Podcast: Polly Jones of the World Development Movement Discusses TTIP
This is a podcast of Polly Jones talking about the Transatlantic Trade Investment Partnership at University of Manchester Policy Week 2014. The World Development Movement changed it’s name to Global Justice Now, and are an organisation which fights for democratic social justice which works as part of a global movement to challenge the powerful to create a more just and equal world. They mobilise people in the UK for change, and act in solidarity with those fighting injustice, particularly in the global south.
Polly Jones describes TTIP as one example of a trade agreement which is being negotiated at the moment which is a threat to democracy, standards and jobs. Others include the Transpacific Partnership (TPP), the Trade and Services Agreement (TSA), all of which are of a similar nature which take us in a neo-liberal direction. These, she argues, are a result of the failure of multilateral trade talks in which all countries can take part.
TTIP is a trade agreement which sets up negotiations that are conducted in secrecy and away from media or regulation. Jones suggests that the Transatlantic Trade and Investment Partnership, or TTIP aims to remove ‘non-tariff barriers to trade’ and that this could spell disaster. At the moment, tariffs are at an all-time low and the fact that corporations on both sides of the Atlantic, want to remove more rules and regulations that might be stopping them from making even bigger profits is potentially catastrophic.
Jones asks us to think about the role that we want trade to play in our lives. We can no longer talk about trade just in terms of reducing tariffs anymore; it impacts our lives, the lives of others, our civilisations and our ecosystems, in so many more ways that are considered in these reductionist perspectives. The fallout prospects of these kind of actions for countries in the global South are not positive. Many enjoy a good relationship and status regarding trading with the European Union, which will be threatened by TTIP.
If TTIP is adopted it will supply a global standard for trade deals in the future. This essential is a power shift to corporations which will be followed across the planet. The agreement will impact on safety regulations, workers’ rights, environmental protection rules and food standards regulations. These are commonly perceived by corporate interests as barriers to trade and profits.
Corporations are imposing their will via the Investor State Dispute Settlement mechanism (ISDS). It is a legal system, run entirely by corporate lawyers, that allows corporations to sue governments if they think legislation will harm future profits. It is a tactic corporations have used before such as when the tobacco giant Philip Morris sued Australia for introducing plain packaging on cigarettes – Philip Morris also sued Uruguay for printing a health warning on cigarette packets.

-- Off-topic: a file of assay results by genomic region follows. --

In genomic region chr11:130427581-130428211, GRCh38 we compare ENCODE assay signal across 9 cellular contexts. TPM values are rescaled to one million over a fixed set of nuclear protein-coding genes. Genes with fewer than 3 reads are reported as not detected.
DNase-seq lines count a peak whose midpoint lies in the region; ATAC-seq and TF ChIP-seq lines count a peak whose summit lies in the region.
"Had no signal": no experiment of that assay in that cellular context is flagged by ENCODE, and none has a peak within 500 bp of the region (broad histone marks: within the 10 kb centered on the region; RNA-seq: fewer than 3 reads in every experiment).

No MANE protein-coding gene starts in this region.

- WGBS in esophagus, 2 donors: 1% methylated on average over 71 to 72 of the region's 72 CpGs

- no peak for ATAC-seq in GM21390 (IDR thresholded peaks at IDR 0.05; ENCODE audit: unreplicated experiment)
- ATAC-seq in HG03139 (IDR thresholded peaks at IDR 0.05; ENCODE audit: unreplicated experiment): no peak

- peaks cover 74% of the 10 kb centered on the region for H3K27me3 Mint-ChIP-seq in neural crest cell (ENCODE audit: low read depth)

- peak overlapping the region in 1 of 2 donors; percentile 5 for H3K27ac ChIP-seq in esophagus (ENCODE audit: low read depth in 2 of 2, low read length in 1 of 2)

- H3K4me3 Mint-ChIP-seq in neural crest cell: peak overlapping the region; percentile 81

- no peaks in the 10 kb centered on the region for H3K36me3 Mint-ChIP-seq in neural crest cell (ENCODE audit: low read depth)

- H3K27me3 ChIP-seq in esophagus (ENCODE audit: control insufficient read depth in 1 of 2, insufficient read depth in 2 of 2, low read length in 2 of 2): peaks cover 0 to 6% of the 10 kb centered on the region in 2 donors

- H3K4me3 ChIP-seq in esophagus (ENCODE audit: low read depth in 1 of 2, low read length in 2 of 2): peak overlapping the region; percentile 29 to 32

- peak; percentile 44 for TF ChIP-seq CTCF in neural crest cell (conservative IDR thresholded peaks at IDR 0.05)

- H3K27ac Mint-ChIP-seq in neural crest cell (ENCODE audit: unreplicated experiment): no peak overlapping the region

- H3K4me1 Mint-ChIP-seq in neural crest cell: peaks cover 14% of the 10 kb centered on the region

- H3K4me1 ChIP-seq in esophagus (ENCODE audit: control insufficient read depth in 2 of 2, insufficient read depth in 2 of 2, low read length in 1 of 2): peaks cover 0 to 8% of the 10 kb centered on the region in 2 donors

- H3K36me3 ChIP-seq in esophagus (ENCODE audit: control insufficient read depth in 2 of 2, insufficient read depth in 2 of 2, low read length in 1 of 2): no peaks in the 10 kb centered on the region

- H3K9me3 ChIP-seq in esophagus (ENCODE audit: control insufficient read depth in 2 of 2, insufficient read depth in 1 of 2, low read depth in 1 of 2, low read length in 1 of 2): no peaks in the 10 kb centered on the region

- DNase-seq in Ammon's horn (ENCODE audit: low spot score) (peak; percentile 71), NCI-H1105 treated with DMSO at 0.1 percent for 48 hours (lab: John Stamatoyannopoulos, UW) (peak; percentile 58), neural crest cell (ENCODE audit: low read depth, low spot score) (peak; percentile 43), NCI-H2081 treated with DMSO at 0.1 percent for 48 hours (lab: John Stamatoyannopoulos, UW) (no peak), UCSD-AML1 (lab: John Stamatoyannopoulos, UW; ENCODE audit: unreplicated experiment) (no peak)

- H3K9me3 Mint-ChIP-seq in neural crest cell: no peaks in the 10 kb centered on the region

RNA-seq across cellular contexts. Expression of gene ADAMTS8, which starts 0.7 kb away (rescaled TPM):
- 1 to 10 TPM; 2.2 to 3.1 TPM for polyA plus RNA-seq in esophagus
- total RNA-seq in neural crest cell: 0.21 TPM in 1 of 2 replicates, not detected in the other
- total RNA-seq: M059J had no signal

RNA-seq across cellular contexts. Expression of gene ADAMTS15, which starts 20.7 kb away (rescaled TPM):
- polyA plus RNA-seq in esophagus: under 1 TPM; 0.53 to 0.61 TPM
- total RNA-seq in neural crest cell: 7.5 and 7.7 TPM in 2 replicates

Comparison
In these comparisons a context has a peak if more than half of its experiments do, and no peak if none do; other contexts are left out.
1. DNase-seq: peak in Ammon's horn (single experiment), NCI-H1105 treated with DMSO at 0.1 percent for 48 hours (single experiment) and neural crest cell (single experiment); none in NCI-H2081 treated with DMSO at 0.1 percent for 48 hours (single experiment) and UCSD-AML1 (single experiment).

Other examples of the implementation of such tactics are where waste and energy company Veolia sued Egypt for introducing a minimum wage; where Argentina was sued for freezing energy prices to protect consumers following the country’s financial collapse, and where when the EU suspended the use of bee-harming neonicotinoid pesticides in 2013, Bayer and Syngenta have been lobbying to get them back on the market and suing for loss of profit.
Global Justice Now suggests that removing ISDS will not make TTIP an acceptable deal: “Food and Agricultural multinationals are spending more money than any other sector in lobbying for TTIP, US food giants want EU legislation removed on certain food safety rules – including the bans on chickens washed in chlorinated water and meat raised using certain growth hormones and additives”
If TTIP is implimented then health, education and water will all be further opened up to profit driven private companies. This makes the possibility of retrieving a nations public good from private hands very unlikely. TTIP is a move on regulations on the financial sector introduced in the wake of the 2008 financial crash and on restrictions which protect the welfare of farm animals or protection for consumers’ data online.
Global Justice Now (World Development Movement) frames TTIP as less of a negotiation of trade and more about a full frontal attack on society by multinational corporations seeking to impose their will on people both sides of the Atlantic.
The points which Polly Jones raises against the TTIP are:
- As an agreement it claims to create jobs in the economy; Jones argues that it does not do this
- Privatisation of public goods such as public services
- The impact TTIP could have on regulation and standards
- There is an entire lack of transparency surrounding the agreement
- It would end up costing the country rather than benefiting it